“I just felt like we had a really strong work product and we were able to do it in a very collaborative way,” he said. “Obviously, you know, the Senate is a deliberative body. You’re going to wind up having times where folks disagree. That’s to be expected. But I just felt like that we were able to minimize the the disagreements, maximize the collaboration, and it resulted in significant effectiveness in being able to have a good product for the people of Alabama, which is the reason we’re here.”
The Senate also passed a wide-ranging gambling bill that would have instituted a lottery, regulated and expanded casino gambling and allowed sports betting. However, negotiations in the House between Democrats, Republicans and the governor’s office broke down on the 29th day of the session, killing the legislation for now.
Reed said he was disappointed to see the bill fall apart in the House but that he remains optimistic because of the lessons that were learned.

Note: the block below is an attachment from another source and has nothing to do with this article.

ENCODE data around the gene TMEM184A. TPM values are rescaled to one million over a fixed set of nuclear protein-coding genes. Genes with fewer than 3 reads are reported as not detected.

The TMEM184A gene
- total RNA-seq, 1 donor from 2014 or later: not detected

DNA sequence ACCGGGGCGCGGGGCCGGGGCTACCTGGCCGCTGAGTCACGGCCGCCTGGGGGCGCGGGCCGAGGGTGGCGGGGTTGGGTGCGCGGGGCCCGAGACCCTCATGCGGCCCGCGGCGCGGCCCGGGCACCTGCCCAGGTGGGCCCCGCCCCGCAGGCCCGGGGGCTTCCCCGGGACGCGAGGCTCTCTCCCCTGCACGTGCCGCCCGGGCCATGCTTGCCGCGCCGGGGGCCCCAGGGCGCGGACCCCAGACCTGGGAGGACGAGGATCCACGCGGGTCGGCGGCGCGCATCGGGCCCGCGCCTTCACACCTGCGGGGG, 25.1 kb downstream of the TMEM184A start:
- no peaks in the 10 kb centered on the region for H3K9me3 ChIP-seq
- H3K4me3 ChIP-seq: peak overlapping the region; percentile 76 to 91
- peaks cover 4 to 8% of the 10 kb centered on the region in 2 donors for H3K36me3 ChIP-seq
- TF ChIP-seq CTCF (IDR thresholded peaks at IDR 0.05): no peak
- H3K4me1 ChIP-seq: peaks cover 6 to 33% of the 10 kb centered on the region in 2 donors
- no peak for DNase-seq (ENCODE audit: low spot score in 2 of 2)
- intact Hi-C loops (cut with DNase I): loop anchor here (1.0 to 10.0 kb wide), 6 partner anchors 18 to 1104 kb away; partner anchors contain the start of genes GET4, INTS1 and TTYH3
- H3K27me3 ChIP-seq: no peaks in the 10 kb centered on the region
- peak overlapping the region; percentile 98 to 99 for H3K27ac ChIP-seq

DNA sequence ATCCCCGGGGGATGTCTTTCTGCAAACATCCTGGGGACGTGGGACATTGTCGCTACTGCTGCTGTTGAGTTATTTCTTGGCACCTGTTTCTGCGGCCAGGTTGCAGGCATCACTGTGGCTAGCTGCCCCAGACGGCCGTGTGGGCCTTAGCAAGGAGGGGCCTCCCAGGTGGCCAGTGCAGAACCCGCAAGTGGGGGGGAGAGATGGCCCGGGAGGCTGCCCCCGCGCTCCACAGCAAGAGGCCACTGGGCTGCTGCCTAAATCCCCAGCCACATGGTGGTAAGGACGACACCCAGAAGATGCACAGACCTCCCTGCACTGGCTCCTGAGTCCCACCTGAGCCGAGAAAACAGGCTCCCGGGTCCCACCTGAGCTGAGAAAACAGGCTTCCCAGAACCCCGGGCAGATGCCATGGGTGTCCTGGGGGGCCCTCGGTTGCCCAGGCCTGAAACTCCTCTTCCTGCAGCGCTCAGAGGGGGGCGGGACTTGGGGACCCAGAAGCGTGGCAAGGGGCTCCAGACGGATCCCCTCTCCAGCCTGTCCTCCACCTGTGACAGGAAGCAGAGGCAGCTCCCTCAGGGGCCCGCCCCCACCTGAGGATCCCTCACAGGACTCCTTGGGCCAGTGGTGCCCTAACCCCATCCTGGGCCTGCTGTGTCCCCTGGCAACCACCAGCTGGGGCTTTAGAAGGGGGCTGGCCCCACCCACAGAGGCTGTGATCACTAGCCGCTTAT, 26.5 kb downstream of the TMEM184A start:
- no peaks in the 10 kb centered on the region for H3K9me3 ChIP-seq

“I think we made a lot of progress on the issue, even though we didn’t pass legislation. I think we uncovered a lot of topics that are important to the stakeholders in the issue. I think we uncovered a lot of issues that are important to the people of Alabama in general related to their thought and feeling on what they want to do, whether they are for or against gaming. The idea that they’re interested in voting on this topic, I think is overwhelmingly the case,” Reed said.
“The reality is the House was not able to pass the legislation even though the Senate was able to do that. But did we learn a lot in the process? Did we gain a lot of knowledge and information? Did we see a lot of engagement and impact from different members, House and Senate, related to this topic that we have not seen before? And the answer to that is absolutely yes. So does that better prepare us in times to come to deal with this issue? I think it does.“
Reed said he was not sure whether or not Gov. Kay Ivey would call a special session specifically to deal with the issue of gambling. Other special sessions are expected on redrawing congressional and legislative districts and allocating billions in federal American Rescue Plan Act funds.